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I updated the VLS post-process, you can now use the diffuse color instead of the diffuse texture as the light color.

 

Usage to use material.diffuseColor :

// Use diffuse colorvlspp.useDiffuseColor = true;vlspp.mesh.material.diffuseColor = new BABYLON.Color3(1.0, 0.0, 0.0);// Use diffuse texturevlspp.useDiffuseColor = false; // Default is falsevlspp.mesh.material.diffuseTexture = new BABYLON.Texture(...);
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Hi guys.  Good info, thanks all.

 

@luaacro - I'm curious if a fallback system could be used, instead of .useDiffuseColor.

 

if (radiatorMesh.material) {

    if (radiatorMesh.material.diffuseTexture) {

         use it;

    }

    else if (radiatorMesh.material.diffuseColor) {

         use it;

    }

    else {

        use white;  // NOT via installing a .diffuseColor on radiatorMesh

    }

}

else {

    use white;  // NOT via installing a .material and .diffuseColor on radiatorMesh

}

 

If you did it THIS way, the radiatorMesh needs no material at all, and thus, we're closer to activating a VLS with a single line of code.

 

Not sure if this idea is wise whatsoever, but it's a thought just the same.  :)  Be well, guys/gals.

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I like Wingnut's idea. The only downside could be that the current approach allows you set a diffuseTexture, but use difficuseColor for the light scattering effect. Would that ever be useful?

 

The code in question seems to start here:

 

https://github.com/BabylonJS/Babylon.js/blob/fb93561c1065fb0bc9ef7fc25810a1df58840e9d/Babylon/PostProcess/babylon.volumetricLightScatteringPostProcess.js#L200

 

Can it be rewritten:

 

if (material && (mesh === _this.mesh || material.needAlphaTesting() || material.opacityTexture !== undefined)) {
    var alphaTexture = material.getAlphaTestTexture();
    if(alphaTexture){
        _this._volumetricLightScatteringPass.setTexture("diffuseSampler", alphaTexture);
        _this._volumetricLightScatteringPass.setMatrix("diffuseMatrix", alphaTexture.getTextureMatrix());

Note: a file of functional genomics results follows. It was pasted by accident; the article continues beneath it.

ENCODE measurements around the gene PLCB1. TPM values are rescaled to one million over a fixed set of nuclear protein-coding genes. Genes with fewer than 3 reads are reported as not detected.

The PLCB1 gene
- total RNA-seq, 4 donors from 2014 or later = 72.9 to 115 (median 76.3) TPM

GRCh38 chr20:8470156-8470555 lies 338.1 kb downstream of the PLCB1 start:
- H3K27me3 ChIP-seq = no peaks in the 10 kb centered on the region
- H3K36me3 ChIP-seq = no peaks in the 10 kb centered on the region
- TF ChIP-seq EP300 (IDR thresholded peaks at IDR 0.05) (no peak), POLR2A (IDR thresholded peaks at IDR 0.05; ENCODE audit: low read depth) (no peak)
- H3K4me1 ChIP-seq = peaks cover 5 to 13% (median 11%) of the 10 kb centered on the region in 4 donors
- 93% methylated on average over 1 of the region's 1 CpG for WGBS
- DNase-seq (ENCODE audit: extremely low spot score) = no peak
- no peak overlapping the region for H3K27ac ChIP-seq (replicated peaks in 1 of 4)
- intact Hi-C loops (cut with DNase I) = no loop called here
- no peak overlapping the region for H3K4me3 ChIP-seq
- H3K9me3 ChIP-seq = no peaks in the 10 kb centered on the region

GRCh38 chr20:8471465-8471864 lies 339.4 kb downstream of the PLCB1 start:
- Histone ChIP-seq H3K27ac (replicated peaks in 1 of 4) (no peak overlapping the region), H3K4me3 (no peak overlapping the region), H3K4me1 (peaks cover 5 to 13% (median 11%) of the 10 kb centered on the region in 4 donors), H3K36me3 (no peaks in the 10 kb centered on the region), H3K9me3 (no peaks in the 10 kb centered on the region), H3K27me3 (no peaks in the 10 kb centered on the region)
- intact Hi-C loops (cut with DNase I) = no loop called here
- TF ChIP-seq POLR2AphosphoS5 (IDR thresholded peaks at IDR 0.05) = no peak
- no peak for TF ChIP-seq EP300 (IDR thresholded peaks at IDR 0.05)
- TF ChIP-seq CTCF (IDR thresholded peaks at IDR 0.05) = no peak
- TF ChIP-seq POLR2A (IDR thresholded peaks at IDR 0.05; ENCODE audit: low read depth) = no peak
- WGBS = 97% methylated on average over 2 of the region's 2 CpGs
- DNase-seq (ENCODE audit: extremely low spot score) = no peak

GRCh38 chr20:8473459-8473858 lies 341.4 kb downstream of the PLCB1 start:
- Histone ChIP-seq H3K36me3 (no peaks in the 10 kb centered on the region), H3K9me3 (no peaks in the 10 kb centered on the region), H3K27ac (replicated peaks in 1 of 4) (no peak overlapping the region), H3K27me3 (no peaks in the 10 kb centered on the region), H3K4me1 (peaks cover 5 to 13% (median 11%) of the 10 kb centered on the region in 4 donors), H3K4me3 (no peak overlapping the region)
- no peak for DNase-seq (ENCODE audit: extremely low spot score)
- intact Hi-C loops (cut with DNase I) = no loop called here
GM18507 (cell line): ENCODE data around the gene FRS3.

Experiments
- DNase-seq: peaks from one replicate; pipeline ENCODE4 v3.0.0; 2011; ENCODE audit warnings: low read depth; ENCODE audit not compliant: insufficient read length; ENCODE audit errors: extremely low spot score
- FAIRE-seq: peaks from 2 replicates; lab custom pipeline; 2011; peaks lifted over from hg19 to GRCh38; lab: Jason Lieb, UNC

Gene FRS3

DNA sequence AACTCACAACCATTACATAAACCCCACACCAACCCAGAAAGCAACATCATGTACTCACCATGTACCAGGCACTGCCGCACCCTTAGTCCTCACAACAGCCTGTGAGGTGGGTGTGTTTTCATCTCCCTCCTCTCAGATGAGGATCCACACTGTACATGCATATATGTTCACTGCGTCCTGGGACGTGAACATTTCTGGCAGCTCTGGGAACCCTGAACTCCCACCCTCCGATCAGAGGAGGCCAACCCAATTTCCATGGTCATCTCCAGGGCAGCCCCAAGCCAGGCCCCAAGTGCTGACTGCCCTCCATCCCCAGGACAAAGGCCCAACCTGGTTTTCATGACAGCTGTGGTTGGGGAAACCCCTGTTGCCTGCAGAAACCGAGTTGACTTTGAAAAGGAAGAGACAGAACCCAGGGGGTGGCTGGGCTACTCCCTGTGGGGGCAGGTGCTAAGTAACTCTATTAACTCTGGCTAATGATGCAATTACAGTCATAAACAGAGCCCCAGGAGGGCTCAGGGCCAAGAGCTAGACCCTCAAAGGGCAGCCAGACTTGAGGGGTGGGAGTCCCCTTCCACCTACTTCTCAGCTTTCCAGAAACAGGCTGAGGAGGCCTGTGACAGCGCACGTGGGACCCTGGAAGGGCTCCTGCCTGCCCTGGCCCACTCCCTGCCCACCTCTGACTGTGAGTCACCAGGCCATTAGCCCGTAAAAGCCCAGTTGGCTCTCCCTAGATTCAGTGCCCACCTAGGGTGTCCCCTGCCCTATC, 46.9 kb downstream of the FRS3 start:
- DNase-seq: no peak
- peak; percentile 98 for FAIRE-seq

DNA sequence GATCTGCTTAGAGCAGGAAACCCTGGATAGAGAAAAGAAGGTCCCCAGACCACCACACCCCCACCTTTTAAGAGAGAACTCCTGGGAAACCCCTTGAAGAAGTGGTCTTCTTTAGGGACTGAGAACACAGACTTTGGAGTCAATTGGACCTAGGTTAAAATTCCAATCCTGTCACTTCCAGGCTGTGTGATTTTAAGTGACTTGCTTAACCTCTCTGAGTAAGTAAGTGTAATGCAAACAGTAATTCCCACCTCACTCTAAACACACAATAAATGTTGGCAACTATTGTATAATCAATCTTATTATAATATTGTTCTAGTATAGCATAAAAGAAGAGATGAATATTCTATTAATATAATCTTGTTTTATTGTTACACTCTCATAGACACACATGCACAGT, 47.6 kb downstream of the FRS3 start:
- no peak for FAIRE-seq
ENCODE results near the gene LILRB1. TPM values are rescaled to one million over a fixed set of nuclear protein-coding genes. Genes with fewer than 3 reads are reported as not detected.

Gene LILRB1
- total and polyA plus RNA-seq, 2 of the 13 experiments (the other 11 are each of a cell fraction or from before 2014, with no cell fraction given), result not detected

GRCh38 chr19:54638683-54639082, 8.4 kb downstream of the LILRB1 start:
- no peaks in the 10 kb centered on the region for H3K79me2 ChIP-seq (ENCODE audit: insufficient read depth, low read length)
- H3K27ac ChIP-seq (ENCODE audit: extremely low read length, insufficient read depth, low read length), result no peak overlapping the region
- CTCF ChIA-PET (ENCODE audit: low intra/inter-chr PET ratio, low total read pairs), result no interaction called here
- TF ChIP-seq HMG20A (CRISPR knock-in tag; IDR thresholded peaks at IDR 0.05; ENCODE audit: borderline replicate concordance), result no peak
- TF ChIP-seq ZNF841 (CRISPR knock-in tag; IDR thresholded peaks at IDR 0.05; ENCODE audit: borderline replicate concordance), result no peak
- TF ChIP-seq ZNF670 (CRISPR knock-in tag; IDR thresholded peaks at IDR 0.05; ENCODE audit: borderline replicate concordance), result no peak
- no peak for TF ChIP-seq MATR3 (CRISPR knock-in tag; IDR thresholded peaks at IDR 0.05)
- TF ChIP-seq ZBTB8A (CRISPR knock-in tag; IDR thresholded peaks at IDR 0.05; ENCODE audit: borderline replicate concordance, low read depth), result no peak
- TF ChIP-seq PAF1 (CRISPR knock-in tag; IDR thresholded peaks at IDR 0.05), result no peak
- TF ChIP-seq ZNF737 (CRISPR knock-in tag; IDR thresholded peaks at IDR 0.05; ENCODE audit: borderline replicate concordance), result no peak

}
    else{
        _this._volumetricLightScatteringPass.setColor3("color", material.diffuseColor ? material.diffuseColor : WHITE);
    }
}
else{   //No material set
    _this._volumetricLightScatteringPass.setColor3("color", WHITE);
}

 

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Hey, thanks for writing that code, qqd!  Cool!

 

I'm quite newbie to coding/bjs, as I spend most of my time dreaming and talking.  But, there have been times when I thought that a material.diffuseColor should be allowed to color the transparent areas of a texture with alpha.  With me?  If a diffuseColor is set, THAT color shows in the transparent areas of the diffuseTexture.

 

Such a thing is likely ridiculous.  I'm a dreamer and talker.  :)  I don't think I have EVER seen a diffuseColor affect a diffuseTexture... but it's an interesting and dangerous thing to talk-about, eh?  :)

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Hey, I agree with that! But, what do you prefer ?

 

1. Using the diffuseColor only if diffuseTexture is undefined ? If you want to switch between the two mods you'll have to keep the texture reference somewhere.

2. Force using diffuseColor. I mean if you want to jump between the two mods you just have to switch the boolean.

3. If 2 is accepted, add a parameter to the constructor to use diffuseColor or diffuseTexture

 

:)